The below is an excerpt from the October 18 YFile. Read the full article here.
LA&PS Award for Distinction in Research, Creativity or Scholarship
“This year’s winners embody the insatiable quest of true scholars to continuously pose new questions and as well, to serve as public intellectuals on critical contemporary questions,” said Mukherjee-Reed. “It is an honour to count among our colleagues this year’s winners, Professors Jonathan Edmondson and Boyd Cothran, both from the Department of History.”
Edmondson, Department of History Chair, received the LA&PS Award for Distinction in Research, Creativity or Scholarship in the Established Researcher category. He is world-renowned as an expert on the Roman Empire, Roman inscriptions and Roman social history. His body of work, as well as his strong commitment to sharing his research, has shed light on the Roman world for scholars, students and the public.
“I'm excited about my research on the Roman Empire, especially Roman Spain, because it's given me access to a range of new monuments with inscriptions, previously unpublished, that have the potential to throw new light on the impact of Rome on Indigenous societies,” said Edmondson. “Although people have been studying the Roman Empire for centuries, we can always pose new questions about, and gain fresh insights into, the Roman world.”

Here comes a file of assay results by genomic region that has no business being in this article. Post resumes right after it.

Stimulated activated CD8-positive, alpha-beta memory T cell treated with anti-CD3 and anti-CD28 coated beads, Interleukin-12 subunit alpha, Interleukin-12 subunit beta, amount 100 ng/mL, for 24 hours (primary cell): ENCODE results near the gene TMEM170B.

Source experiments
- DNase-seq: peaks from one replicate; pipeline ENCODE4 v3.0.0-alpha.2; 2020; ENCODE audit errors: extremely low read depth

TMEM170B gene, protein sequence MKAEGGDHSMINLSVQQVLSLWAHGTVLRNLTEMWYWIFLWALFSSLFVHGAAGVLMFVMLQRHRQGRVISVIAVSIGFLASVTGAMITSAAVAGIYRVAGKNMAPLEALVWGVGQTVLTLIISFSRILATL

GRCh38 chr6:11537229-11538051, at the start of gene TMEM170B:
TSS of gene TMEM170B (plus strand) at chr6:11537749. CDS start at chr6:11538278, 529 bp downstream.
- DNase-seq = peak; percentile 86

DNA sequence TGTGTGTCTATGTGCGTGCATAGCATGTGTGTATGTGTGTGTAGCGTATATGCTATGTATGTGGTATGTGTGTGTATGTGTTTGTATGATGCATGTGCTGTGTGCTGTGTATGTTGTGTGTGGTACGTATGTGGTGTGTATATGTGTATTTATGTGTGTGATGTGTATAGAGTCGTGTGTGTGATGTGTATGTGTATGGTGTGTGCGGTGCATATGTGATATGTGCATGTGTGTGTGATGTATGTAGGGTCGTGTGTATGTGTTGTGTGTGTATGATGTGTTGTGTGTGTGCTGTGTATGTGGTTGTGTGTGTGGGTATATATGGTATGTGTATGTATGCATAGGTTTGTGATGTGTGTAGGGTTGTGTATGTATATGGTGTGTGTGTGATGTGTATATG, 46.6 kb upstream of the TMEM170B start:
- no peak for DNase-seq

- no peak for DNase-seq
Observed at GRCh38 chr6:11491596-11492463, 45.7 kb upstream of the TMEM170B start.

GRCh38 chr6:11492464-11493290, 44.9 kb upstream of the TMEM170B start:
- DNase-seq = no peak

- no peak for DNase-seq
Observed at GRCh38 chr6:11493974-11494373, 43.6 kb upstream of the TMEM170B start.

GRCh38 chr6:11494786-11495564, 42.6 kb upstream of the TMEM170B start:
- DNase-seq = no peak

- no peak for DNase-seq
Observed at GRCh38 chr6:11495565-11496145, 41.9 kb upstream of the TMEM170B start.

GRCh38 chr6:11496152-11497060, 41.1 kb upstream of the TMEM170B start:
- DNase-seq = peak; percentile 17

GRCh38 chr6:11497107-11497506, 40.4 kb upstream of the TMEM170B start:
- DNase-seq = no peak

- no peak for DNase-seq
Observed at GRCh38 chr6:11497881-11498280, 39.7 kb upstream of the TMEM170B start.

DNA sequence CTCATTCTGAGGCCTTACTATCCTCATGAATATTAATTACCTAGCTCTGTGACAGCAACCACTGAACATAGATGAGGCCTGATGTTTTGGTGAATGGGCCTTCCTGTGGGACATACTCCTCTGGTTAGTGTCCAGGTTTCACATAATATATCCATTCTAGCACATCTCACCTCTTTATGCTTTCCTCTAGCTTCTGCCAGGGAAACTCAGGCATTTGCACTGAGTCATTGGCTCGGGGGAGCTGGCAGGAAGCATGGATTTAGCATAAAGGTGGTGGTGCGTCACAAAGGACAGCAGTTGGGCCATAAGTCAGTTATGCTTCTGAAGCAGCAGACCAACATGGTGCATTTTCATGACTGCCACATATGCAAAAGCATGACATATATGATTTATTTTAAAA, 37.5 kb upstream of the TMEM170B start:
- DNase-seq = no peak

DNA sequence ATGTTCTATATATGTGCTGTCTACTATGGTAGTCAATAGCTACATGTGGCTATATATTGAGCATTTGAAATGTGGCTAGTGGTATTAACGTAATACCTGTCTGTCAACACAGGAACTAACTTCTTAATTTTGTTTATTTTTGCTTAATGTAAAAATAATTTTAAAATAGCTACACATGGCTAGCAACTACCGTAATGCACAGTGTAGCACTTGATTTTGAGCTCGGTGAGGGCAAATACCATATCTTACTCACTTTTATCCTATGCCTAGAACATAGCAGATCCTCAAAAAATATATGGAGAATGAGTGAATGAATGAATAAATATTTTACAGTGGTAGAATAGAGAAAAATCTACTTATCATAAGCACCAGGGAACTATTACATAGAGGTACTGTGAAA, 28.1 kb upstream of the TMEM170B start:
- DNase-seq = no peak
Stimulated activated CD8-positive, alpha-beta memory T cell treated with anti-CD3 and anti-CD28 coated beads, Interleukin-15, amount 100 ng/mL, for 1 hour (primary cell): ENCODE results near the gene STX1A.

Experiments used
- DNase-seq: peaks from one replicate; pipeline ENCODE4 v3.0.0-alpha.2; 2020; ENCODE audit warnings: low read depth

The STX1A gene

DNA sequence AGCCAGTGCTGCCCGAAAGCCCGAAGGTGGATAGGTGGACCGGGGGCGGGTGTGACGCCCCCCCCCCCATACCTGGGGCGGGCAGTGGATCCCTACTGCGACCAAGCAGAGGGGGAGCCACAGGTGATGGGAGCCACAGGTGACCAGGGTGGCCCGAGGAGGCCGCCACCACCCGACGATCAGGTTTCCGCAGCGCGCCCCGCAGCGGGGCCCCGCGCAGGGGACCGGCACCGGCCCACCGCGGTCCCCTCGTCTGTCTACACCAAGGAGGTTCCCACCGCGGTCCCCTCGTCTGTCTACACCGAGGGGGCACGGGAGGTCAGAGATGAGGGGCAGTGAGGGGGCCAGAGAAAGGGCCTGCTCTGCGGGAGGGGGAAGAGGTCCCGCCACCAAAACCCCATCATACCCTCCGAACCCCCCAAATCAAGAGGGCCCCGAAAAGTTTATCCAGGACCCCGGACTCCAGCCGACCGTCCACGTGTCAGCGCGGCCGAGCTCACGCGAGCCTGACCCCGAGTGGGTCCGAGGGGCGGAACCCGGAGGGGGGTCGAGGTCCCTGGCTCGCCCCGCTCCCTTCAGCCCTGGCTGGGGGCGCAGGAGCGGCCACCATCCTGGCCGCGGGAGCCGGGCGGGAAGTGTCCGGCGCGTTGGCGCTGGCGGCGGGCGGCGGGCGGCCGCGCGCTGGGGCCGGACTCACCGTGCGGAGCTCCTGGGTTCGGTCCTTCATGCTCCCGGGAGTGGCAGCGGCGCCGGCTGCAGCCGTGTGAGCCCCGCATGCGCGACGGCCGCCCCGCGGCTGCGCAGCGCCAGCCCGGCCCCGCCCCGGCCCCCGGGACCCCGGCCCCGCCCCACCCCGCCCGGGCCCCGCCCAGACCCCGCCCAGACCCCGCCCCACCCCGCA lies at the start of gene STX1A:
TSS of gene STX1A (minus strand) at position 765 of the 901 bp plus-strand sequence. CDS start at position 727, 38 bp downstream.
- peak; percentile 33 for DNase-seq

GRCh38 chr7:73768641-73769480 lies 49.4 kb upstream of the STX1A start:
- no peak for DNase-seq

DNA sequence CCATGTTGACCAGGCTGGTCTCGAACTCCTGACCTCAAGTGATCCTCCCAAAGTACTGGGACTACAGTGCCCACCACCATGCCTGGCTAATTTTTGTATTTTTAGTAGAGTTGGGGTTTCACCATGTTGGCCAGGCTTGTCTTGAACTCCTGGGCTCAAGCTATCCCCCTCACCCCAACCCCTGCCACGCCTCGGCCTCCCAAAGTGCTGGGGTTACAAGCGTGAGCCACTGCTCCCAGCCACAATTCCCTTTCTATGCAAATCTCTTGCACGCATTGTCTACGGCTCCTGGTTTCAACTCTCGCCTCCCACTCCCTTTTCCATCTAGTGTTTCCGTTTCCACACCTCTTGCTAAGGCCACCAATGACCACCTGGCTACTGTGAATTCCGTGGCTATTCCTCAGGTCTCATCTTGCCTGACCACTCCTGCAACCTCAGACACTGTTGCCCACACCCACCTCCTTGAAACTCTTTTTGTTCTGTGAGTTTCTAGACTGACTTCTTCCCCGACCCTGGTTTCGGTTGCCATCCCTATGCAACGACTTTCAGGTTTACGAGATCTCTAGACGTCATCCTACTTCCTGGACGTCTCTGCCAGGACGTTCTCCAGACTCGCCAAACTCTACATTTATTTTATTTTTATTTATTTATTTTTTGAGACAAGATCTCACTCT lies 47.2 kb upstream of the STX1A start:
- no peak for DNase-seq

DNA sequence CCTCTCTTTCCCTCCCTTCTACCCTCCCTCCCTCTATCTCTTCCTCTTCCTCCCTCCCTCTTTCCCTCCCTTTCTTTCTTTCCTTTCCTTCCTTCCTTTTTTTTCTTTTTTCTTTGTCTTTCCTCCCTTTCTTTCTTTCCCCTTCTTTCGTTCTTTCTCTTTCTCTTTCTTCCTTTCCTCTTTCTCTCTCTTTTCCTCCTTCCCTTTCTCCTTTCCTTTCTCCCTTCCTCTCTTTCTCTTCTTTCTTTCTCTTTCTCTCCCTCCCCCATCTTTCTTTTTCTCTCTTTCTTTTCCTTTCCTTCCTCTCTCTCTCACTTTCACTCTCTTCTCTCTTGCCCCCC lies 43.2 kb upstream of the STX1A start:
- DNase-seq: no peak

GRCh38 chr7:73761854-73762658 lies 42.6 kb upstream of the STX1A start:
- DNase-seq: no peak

Cothran, a history professor, was honoured in the Emerging Researcher category. He will be presented with his award in the Winter 2017 semester. Since earning his PhD four years ago, he has achieved an outstanding record of scholarly research in the growing field of Indigenous history. His work, shared in both academic and public venues, is reframing the U.S. narrative and places Indigenous history at its centre.
“What excites me the most about the growing field of Indigenous history is how we are rewriting the history of North America by reclaiming the central role Indigenous peoples have played in the development of our shared society,” said Cothran. “For too long, historians wrote histories of North America that ignored Indigenous people, denying them a history and by extension a future. Indigenous history is an exciting field because every day it seems like there are new stories being discovered and new perspectives on old subjects being shared.”